So the youth are heavily targeted in this advertising, this led me to investigate an example of one of these billboards that are heavily discussed in my research. This Advertisement was seen in Jakarta in 2012 by blogger Luke Regler and depicts a prominent english footballer Rio Ferdinand. Sports team sponsorship is a critical way for companies to engage a young audience.

Rio Ferdinand promoting Gudang Garam Tobacco in Jakarta

Sebayang, S., Rosemary, R., Widiatmoko, D., Mohamad, K. and Trisnantoro, L. 2012, Better to die than to leave a friend behind: industry strategy to reach the young, Tobacco Control 2012, pp.370-372, viewed 24 November 2019, <;.

Rus’an Nasrudin & Ledi Trialdi & Djoni Hartono & Abdillah Ahsan, 2013. “Tobacco Economic of Indonesia: Poor Households’ Spending Pattern, Tax Regressivity and Economic Wide Impact of Cigarette Excise Tax Simplification,” Working Papers in Economics and Business 201302, Faculty of Economics and Business, University of Indonesia, revised Mar 2013.

Christopher P. Puto and William D. Wells. 1988,”Informational and Transformational Advertising: the Differential Effects of Time”, in NA – Advances in Consumer Research Volume 11, eds. Thomas C. Kinnear, Provo, UT : Association for Consumer Research, Pages: 638-643.

Regler, Luke. 2012. Rio Ferdinand promotes smoking in Indonesia! Personal Blog (WordPress)

POST B: Everybody Knows

POST B: Everybody Knows (2008)

I vividly remember this campaign when I was in primary school. As an 8 year old seeing grotesque images of diseased feet and infected lungs after the 6 o’clock news if was pretty confronting. I remember the discussions we had in class about the ad and how the effects of nicotine and smoking tar and how this formulated my strong negative opinions about smoking.

Analysing the campaign from a mature perspective I can see the genius in it. The campaign was formulated by the Cancer Institute of NSW and was a montage of previous campaigns – an effective move considering the imagery was already widely known through previous QUIT campaigns. The message was spread over 2 mediums, a 60 second television ad consisting of imagery of smokers who had developed diseases as a result, and a 30 second radio ad. The television ad was aired during the coverage of the Beijing Olympics due to the fact that “TV viewership goes up 40% during the Olympics” said Verity Firth (NSW Assistant Health Minister).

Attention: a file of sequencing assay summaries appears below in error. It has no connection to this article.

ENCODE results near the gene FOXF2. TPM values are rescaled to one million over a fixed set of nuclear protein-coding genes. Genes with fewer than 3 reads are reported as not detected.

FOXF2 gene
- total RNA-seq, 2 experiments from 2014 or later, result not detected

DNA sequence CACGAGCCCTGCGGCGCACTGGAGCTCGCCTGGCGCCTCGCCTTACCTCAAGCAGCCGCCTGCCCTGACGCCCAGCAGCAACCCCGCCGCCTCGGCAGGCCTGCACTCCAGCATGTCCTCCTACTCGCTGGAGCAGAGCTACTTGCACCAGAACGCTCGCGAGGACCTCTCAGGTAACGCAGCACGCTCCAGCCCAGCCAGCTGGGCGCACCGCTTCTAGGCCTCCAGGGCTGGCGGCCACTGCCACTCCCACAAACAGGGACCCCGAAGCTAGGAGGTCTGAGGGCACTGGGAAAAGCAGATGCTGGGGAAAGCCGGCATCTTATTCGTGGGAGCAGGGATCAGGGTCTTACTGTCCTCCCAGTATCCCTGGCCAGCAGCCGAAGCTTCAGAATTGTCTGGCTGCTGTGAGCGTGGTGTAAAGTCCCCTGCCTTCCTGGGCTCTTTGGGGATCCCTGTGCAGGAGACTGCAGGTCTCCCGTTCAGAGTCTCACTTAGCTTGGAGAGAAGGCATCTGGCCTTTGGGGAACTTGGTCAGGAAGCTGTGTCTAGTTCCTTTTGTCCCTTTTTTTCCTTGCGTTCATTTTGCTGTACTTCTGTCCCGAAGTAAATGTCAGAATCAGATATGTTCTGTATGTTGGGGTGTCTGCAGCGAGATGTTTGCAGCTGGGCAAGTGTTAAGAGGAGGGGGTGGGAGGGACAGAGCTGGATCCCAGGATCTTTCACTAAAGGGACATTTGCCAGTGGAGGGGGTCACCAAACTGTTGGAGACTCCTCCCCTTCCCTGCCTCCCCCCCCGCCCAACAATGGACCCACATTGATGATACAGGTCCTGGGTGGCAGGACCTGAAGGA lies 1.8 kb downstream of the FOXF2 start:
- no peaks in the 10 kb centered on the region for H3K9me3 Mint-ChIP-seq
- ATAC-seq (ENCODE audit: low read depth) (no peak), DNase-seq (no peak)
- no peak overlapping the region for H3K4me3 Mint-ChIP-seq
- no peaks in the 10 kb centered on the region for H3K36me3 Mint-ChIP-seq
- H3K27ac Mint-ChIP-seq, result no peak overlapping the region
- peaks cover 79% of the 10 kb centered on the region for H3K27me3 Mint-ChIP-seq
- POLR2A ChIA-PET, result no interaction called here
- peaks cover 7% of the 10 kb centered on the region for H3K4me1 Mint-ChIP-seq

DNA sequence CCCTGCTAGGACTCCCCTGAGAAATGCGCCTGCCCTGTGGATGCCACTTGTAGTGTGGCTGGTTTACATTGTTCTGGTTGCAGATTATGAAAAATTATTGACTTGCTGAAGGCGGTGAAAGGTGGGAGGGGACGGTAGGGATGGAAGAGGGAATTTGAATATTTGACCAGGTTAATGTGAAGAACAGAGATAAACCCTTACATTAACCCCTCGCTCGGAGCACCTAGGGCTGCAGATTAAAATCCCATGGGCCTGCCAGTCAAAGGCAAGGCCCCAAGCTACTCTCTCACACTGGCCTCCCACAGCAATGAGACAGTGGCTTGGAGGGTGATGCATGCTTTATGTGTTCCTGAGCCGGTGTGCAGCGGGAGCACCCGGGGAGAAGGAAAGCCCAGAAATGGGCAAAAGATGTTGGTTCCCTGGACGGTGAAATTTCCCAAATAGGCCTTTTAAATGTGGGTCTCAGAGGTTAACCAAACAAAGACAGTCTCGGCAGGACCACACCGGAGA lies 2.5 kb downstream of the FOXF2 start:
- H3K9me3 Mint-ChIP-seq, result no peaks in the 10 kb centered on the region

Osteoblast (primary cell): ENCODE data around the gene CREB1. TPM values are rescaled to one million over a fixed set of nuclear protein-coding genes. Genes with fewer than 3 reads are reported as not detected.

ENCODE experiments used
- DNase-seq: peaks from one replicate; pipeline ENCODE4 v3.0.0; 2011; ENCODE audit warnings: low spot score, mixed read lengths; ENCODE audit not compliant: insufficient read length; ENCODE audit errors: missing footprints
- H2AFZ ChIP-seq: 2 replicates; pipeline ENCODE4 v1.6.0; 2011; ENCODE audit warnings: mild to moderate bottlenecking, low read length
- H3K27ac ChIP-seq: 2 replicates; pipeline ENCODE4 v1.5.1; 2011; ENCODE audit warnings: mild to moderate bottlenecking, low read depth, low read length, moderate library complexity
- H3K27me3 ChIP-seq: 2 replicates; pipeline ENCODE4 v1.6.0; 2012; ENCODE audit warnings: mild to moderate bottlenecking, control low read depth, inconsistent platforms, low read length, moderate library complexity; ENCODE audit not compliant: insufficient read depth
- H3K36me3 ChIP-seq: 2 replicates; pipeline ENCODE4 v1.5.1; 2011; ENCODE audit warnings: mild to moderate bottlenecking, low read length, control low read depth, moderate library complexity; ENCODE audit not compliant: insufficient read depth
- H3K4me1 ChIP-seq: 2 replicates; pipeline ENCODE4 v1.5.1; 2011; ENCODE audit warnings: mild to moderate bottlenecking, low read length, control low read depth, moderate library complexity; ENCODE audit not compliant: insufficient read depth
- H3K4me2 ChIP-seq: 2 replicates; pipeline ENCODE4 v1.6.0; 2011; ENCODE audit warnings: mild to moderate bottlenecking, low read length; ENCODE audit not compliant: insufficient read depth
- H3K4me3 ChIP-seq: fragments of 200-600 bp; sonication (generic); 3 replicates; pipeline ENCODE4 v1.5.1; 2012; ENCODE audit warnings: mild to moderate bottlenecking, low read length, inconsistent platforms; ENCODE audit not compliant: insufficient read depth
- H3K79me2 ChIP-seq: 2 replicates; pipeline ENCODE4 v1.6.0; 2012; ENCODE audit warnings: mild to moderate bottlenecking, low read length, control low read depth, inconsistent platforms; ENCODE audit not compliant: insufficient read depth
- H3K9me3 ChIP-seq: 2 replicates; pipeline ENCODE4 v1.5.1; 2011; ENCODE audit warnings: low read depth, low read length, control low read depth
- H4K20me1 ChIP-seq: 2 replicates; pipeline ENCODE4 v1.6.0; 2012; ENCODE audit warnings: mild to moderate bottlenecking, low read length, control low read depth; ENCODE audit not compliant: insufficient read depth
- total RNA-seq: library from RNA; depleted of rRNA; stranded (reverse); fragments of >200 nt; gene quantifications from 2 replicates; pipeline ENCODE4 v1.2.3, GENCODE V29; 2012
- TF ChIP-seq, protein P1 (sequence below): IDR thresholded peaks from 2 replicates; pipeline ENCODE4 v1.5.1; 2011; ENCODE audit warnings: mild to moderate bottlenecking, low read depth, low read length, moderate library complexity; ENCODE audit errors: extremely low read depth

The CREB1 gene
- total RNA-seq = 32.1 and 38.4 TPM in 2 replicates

The ad had one of the highest effectiveness ratings (6.90 out of 10) and had the greatest proportion of smokers saying that the ad made them worry about their smoking (77%) and stop and think (80%).

The influx of Anti Smoking material put out in the late 2000s can be attributed to the returning of funding to the area. In May 2005 when the federal treasurer announced that a campaign to tackle youth smoking would be handsomely funded it laid the foundations for the campaigns we see today. It was found that mass media campaigns worked the best and were the most cost effective of the tested. This increase in funding to the QUITLINE and the Cancer institute assisted in developing campaigns that were harder hitting and more effective. 

Like all campaigns from the Cancer Institute it was followed and evaluated, one of the powerful ideas that came from the campaign was that “The delivery of the information also had the capacity to act like a message that was coming from within rather than being authoritarian”. Throughout the ad the Leonard Cohen song Everybody Knows plays aswell as text flashing on the screen, these read:

  • Everybody knows smoking causes all these diseases
  • But you still smoke
  • Maybe you do need to break your habit

I think that these are very powerful and this strategy has been used in following campaigns such as the “Don’t make mokes your story” (2018).  I think that this use of graphic imagery juxtaposed with a very personal message is highly effective and when introduced at the same time as plain packaging such as in Australia it makes for a hard hitting campaign.


Cotter, T, & Hill, D. (2008). Australian Anti-smoking Campaigns. Of Substance: The National Magazine on Alcohol, Tobacco and Other Drugs, 6(1), 26–27.

Fenely, R. 2008, ‘Games Viewers get shocking anti smoking ad’ Sydney Morning Herald, 16 August, Viewed 20th November 2019, <>

Guillaumier, A., Bonevski, B., & Paul, C. (2015). Tobacco health warning messages on plain cigarette packs and in television campaigns: a qualitative study with Australian socioeconomically disadvantaged smokers. Health Education Research, 30(1), 57–66.


Still from “Everybody Knows” 2008 NSW Cancer Council